KABUL (Reuters) - Gunmen mounted coordinated attacks in the Afghan capital Kabul on Wednesday, battling security forces for hours in the city’s main commercial area after three large explosions sent plumes of smoke and dust into the sky.
At least seven people were killed, including two police, and 17 were wounded in the incident, health officials said. It was the latest in a string of attacks that have caused hundreds of casualties in Kabul since the beginning of the year.
“There was a huge explosion, and that panicked everyone,” said witness Khushal Khan, who was in the Shar-e Naw area of Kabul when the attacks happened. “We tried to get out of the area when there was another explosion and heavy gunfire.”
As fighting continued late into the afternoon and passersby took shelter in nearby buildings, explosions could be heard periodically from the area, in a busy business district full of shops and offices.
As evening fell, police spokesman Hashmat Stanekzai said special forces had killed the final gunmen resisting and specialists were investigating the site.
The Taliban’s main spokesman, Zabihullah Mujahid, issued a statement claiming responsibility for the attack, which came around half an hour after an apparently separate incident in the west of the city.
Shortly before the twin explosions in Shar-e Naw, a suicide bomber blew himself up near a police station in the western Kabul district of Dasht-e Barchi and gunmen followed up, fighting security forces for several hours.
Part of the police station was burnt down by the attackers who were throwing hand-grenades. A would-be suicide bomber was also gunned down before he could reach his target nearby.
Islamic State claimed responsibility for that attack but many officials doubt the group, which has its stronghold in a remote eastern border region of Nangarhar province, has the capacity to mount such complex attacks.
A senior Afghan security official said intelligence services believe the Haqqani network, a militant group affiliated to the Taliban which has a long record of urban attacks, was the real organizer of the attack.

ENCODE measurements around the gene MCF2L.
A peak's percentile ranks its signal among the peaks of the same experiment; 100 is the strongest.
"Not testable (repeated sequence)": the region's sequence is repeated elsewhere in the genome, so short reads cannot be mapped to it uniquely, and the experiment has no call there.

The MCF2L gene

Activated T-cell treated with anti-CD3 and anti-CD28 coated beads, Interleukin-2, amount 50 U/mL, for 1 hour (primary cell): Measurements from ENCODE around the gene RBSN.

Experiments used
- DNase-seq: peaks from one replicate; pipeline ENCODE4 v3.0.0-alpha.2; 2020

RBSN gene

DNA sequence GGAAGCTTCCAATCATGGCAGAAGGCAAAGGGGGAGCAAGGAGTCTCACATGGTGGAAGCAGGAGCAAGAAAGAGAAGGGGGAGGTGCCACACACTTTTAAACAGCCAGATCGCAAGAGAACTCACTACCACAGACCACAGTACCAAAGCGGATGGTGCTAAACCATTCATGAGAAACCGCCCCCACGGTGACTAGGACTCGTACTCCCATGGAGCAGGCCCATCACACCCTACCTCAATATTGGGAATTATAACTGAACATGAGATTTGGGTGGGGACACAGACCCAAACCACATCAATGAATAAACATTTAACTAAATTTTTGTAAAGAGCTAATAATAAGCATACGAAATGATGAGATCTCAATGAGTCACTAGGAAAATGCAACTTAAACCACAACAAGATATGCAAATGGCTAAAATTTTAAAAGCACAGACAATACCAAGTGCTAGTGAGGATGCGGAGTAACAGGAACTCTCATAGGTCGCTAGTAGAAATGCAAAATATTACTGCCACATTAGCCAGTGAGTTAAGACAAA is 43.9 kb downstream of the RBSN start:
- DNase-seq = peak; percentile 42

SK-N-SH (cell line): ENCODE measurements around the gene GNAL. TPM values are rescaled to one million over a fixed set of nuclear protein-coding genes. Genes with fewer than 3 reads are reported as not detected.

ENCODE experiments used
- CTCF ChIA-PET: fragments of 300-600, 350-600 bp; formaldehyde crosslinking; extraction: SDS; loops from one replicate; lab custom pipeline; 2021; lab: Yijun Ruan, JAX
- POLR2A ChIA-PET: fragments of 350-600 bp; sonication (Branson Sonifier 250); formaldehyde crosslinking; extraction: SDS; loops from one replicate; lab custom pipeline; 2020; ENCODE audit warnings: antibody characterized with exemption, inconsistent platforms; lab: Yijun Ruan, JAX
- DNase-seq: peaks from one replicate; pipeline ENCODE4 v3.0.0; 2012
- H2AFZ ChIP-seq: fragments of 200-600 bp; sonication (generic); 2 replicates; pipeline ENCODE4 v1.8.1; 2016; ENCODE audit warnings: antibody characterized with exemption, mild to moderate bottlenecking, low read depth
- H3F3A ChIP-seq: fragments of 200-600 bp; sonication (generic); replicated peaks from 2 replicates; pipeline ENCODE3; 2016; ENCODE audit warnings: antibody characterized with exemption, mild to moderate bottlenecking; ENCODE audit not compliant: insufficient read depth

Afghanistan’s Western-backed government is fighting an intensifying war with both the Taliban and the Islamic State that has turned much of Kabul into a high security zone of concrete blast walls and razor wire.
Earlier this year the top U.S. commander in Afghanistan, General John Nicholson, said protecting Kabul would be the “main effort” after repeated major attacks, including one in January that killed more than 100 people.
But despite repeated government pledges to tighten security, authorities have appeared powerless to stop the periodic attacks that have killed and wounded hundreds of people and undermined confidence in the authorities.
One witness in central Kabul said Wednesday’s attack in the city’s business district started with gunmen shooting police before one entered a building and blew himself up.
“At first, the attackers opened fire on a policeman and shot him in the mouth,” said Zamir Jan, who was standing nearby when the attack started. “Right after that, they killed another person in the area and then one of the attackers entered in the building and detonated his explosives.”
With preparations for elections now underway across much of the country, more attacks are expected on voter registration centers following a blast in one center last month in which 60 people lining up for identity cards were killed.
At the same time, fighting has picked up across Afghanistan, following the start of the Taliban’s annual spring offensive on April 25, with the insurgents seizing a district center in the northern province of Baghlan on Tuesday.
On Wednesday, Interior Minister Wais Ahmad Barmak told reporters that security forces had gunned down two insurgents at one of the two clash sites.
The attacks in Kabul and the renewed fighting have buried hopes expressed earlier this year that the Taliban may be open to peace negotiations following President Ashraf Ghani’s offer in February of talks “without pre-conditions”.
Writing by Rupam Jain; Editing by James Mackenzie
Our Standards: The Thomson Reuters Trust Principles.